George Brown & Sons Engineers
5th August 2019
The Company has a long association with the sea and we have the greatest respect for those who earn their living, on, or from it. We have a greater respect for those who help those who find themselves in peril on the seas.
We carry out commercial work for the RNLI occasionally and do what we can to help them when we can. Recently we did a small repair job for the local South Queensferry Station, not a big job, but every little helps the RNLI.
18th June 2019
Initially the enquiry was for the securing of a single hundred tonne reel, but we were surprised when it suddenly became two large reels! Nothing daunted we turned up and the guys did a great job securing the two reels each with eight stoppers and sixteen dee rings. Thankfully we had another squad on an adjacent quay securing another cargo and they joined in the fun in the early evening.
It was a lovely day and evening, not that we could see in the depth of the cargo hold and it was getting dark whe we got off. Each reel is 10m in diameter and 6m wide and currently bound for Australia.
29th May 2019
We received a new guillotine from the makers last week and it is now fully commissioned and operational replacing our original machine. The old machine had served us well but concern was being raised should it break down during an important job, we recently had to rewind its electrical motor and the cutting blades had been replaced. We bought it in 1999 from Parsons Peebles (Bruce Peebles as was) following their disastrous fire that eventually closed that plant, and it had done very well as it was thirty odd years old when we bought it. The new machine has the same capacity, (12mm over 3000mm) but has modern back stops and cutting programmes that are already being enjoyed.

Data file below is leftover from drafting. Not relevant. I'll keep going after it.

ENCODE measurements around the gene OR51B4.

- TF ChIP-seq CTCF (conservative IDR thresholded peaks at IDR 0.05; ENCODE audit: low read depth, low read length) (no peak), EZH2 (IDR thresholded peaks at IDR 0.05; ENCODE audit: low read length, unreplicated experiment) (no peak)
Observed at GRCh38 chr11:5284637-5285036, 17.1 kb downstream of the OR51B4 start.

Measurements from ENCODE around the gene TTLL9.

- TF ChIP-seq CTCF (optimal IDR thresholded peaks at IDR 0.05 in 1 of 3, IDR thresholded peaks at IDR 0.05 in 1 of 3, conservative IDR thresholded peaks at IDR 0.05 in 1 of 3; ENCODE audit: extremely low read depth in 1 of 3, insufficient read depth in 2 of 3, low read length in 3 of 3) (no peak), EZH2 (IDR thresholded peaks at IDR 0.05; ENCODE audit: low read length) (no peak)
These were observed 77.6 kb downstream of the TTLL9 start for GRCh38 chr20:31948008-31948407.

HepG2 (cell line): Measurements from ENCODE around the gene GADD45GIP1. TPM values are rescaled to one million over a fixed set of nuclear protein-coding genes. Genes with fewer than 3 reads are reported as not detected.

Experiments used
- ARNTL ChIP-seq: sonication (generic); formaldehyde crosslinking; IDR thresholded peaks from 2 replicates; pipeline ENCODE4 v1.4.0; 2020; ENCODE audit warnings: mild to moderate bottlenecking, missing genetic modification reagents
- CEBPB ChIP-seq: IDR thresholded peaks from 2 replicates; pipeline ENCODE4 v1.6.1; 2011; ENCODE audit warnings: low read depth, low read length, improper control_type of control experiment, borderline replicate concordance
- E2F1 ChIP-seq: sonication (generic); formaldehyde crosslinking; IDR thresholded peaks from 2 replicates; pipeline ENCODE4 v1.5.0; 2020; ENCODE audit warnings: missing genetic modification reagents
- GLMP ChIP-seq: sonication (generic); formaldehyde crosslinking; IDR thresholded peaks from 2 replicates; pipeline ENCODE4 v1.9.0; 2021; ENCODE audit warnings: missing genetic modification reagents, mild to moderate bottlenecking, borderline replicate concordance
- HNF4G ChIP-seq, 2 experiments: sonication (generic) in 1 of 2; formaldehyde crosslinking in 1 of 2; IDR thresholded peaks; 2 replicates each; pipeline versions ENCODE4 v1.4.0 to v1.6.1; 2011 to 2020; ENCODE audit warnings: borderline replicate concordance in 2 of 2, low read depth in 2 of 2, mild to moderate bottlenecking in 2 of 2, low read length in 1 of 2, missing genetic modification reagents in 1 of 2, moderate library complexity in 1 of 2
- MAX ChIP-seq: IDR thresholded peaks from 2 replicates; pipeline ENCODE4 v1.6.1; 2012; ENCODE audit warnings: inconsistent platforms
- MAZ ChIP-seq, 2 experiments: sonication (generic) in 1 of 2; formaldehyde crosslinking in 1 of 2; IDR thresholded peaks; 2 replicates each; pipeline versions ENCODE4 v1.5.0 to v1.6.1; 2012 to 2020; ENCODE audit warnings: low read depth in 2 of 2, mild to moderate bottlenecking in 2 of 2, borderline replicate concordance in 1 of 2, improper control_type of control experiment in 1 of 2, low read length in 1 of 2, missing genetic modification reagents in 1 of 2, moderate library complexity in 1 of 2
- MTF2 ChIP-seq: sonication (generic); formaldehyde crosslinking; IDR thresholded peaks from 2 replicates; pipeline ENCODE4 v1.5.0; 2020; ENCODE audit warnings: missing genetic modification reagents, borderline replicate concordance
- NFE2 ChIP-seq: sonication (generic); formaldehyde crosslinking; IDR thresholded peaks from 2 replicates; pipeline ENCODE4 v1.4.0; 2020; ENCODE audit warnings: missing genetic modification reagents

Both machines weigh over 11 tonnes and it took two days of hard work to release the old machine from its plinth and replace it with the new machine that has the same footprint. The new machine arrived on a Hiab Artic lorry and we had to unfortunately close off the Shore to enable the new machine to be swung through the doors into the workshop, and then reverse the procedure and take away the old machine that has been sold on.
We look forward to getting a similar 20 years service from the new machine.
13th May 2019
We welded and finished a fabricated display stand for a Gypsy Moth Engine to be displayed at a local museum. The engine and stand had been prepared by School pupils from Knox Academy School in Haddington. The sump has been cut away to show the crankshaft and connecting rods inside the engine. The pupils carried out the work over a few years under the guidance of retired engineers to give them engineering skills.
23rd April 2019
With the banners erected and the lights fitted and adjusted by the lighting consultant the final night-time effect can be seen. The lights are computer controlled and the colours changed to suit the Libraries requirements.
23rd April 2019